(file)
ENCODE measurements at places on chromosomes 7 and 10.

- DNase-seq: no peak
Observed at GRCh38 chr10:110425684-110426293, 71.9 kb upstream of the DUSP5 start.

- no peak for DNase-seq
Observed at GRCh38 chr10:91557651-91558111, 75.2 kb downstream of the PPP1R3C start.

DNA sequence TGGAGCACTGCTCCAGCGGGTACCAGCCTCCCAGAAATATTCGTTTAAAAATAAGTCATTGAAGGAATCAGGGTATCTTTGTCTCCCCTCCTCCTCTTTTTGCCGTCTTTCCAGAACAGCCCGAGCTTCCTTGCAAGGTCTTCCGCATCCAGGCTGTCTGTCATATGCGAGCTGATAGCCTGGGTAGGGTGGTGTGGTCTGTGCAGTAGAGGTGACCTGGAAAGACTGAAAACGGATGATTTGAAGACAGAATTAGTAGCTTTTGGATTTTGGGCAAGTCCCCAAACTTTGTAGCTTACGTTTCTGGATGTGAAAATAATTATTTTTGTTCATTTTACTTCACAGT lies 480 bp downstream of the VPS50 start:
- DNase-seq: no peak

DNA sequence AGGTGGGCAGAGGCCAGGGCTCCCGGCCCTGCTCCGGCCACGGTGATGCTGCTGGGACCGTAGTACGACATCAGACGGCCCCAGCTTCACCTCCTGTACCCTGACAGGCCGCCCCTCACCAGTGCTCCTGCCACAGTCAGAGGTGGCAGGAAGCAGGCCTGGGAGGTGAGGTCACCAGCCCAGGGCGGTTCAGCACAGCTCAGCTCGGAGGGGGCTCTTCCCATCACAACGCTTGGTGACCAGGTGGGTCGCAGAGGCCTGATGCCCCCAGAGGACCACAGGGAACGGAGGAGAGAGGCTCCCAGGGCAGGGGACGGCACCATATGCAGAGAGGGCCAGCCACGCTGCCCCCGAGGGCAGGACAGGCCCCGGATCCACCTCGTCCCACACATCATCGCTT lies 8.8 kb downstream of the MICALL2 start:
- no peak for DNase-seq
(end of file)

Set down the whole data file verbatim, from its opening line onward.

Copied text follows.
ENCODE measurements at places on chromosomes 7 and 10.

- DNase-seq: no peak
Observed at GRCh38 chr10:110425684-110426293, 71.9 kb upstream of the DUSP5 start.

- no peak for DNase-seq
Observed at GRCh38 chr10:91557651-91558111, 75.2 kb downstream of the PPP1R3C start.

DNA sequence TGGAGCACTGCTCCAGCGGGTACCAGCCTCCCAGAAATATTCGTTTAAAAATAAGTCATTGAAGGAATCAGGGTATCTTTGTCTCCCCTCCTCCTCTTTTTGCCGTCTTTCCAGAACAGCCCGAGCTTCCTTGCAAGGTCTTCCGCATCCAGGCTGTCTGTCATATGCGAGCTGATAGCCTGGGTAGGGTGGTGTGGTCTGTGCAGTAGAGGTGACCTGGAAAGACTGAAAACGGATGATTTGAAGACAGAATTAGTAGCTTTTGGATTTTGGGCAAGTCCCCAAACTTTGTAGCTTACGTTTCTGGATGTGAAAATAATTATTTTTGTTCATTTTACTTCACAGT lies 480 bp downstream of the VPS50 start:
- DNase-seq: no peak

DNA sequence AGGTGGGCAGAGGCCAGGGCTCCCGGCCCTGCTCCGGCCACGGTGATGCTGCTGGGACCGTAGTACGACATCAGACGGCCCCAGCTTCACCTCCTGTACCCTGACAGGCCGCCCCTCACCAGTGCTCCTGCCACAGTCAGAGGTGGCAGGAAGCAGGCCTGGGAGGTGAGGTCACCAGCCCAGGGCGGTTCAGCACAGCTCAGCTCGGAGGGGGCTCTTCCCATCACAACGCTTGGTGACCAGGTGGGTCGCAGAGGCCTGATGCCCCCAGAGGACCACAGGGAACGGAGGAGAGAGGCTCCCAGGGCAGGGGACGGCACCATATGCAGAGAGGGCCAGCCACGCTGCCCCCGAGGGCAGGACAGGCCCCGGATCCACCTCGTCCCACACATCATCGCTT lies 8.8 kb downstream of the MICALL2 start:
- no peak for DNase-seq